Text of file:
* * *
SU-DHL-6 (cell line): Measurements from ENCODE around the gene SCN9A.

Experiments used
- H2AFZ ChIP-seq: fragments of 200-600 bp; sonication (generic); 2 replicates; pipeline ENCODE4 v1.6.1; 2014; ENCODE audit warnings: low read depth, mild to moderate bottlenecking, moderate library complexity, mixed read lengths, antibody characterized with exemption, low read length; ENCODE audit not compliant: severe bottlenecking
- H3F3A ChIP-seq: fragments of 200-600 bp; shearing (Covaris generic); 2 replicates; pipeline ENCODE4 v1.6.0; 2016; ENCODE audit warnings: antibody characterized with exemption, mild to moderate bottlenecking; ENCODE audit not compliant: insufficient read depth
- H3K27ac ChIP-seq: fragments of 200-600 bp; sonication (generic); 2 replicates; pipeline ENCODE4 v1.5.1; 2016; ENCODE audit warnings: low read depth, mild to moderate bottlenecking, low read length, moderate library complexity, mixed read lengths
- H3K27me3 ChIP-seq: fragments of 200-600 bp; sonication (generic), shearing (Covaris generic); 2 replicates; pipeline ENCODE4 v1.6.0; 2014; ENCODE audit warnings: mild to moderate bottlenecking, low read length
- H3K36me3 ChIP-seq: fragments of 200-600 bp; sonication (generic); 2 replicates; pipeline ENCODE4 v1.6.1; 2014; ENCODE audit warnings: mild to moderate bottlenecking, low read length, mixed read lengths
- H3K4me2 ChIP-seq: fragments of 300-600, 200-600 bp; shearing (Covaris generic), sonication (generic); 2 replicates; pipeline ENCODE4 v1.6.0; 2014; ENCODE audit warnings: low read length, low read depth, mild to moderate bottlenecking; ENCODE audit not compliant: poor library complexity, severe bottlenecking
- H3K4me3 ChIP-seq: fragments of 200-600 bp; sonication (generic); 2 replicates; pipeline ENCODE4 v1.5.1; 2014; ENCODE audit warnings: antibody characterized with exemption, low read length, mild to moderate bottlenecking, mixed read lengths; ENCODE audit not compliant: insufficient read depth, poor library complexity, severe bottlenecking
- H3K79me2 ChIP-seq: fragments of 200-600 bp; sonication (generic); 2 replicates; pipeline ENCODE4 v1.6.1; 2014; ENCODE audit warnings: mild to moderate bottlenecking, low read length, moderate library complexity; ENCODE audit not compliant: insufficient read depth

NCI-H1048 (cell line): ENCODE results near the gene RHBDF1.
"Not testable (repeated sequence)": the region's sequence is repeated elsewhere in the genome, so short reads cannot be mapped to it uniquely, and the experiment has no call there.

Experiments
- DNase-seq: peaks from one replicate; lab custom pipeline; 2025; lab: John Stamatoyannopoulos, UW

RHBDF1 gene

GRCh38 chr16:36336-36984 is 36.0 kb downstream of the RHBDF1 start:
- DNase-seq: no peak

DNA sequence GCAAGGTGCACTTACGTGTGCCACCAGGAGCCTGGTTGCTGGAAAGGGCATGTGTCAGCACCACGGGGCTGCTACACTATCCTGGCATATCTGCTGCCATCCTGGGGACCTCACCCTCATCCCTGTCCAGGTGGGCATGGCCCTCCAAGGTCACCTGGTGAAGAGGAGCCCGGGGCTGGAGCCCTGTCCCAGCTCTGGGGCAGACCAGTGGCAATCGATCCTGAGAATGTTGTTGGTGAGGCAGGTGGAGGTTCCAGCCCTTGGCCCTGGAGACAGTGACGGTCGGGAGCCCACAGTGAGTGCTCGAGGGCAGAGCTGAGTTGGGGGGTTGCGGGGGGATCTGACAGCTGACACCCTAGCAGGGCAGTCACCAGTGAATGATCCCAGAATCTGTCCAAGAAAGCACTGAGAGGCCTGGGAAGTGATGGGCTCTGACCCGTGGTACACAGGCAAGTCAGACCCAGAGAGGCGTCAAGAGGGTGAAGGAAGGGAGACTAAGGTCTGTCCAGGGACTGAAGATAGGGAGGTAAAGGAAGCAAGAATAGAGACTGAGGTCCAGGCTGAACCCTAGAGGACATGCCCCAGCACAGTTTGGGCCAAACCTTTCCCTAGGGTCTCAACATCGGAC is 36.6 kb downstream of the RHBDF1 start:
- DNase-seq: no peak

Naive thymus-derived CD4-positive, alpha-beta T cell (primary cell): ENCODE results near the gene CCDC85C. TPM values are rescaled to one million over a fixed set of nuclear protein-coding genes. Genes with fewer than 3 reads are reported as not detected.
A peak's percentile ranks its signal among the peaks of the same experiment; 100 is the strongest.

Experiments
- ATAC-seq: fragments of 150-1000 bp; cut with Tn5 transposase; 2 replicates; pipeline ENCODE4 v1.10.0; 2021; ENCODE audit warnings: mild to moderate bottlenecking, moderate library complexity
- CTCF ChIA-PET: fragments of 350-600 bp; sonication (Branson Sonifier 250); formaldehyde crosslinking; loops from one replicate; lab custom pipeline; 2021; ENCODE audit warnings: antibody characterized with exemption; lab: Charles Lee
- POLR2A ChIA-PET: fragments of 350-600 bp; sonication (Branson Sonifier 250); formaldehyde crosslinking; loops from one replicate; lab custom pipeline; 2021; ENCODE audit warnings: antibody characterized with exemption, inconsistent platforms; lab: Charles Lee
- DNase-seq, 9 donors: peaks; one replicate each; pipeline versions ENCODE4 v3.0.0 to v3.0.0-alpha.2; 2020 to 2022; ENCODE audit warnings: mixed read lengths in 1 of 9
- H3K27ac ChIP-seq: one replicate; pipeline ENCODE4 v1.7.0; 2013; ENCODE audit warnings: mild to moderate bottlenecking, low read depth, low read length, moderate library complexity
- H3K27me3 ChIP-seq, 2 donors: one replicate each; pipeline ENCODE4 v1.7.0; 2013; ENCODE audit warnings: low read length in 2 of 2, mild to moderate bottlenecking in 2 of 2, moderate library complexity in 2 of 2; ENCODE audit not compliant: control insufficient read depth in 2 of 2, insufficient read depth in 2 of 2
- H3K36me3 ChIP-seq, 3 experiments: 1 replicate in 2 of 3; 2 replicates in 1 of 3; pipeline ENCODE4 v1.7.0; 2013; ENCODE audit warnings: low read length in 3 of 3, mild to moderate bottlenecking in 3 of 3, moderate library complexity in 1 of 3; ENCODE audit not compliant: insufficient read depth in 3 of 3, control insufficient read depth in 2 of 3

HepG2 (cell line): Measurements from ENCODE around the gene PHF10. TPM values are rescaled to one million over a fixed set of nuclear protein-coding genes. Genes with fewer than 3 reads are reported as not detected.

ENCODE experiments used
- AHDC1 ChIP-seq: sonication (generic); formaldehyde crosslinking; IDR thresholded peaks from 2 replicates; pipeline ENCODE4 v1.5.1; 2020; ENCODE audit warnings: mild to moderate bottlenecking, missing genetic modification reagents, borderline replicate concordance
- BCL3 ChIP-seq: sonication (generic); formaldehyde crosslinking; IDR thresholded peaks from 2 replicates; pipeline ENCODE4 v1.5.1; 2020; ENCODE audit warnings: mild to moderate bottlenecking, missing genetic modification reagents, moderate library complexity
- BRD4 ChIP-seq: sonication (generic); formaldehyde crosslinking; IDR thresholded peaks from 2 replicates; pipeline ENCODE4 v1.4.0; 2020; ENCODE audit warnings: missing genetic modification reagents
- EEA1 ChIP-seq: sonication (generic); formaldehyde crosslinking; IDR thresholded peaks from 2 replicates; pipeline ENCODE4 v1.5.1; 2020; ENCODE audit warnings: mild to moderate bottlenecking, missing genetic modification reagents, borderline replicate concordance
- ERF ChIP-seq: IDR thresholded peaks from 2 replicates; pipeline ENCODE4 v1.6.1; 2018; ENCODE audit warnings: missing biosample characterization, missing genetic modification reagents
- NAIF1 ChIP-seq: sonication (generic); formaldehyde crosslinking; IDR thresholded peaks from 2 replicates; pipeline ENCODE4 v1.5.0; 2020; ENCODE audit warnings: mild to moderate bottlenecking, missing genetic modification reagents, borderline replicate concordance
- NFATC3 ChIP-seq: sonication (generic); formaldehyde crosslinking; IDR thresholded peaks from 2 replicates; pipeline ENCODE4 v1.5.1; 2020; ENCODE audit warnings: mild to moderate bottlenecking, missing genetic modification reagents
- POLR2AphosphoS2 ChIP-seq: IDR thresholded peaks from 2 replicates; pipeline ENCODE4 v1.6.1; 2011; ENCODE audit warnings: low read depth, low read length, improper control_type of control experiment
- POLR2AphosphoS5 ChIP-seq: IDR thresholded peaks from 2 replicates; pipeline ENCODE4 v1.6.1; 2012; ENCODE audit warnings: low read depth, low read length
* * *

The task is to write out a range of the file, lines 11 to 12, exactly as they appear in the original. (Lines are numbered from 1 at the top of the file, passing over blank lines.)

NCI-H1048 (cell line): ENCODE results near the gene RHBDF1.
"Not testable (repeated sequence)": the region's sequence is repeated elsewhere in the genome, so short reads cannot be mapped to it uniquely, and the experiment has no call there.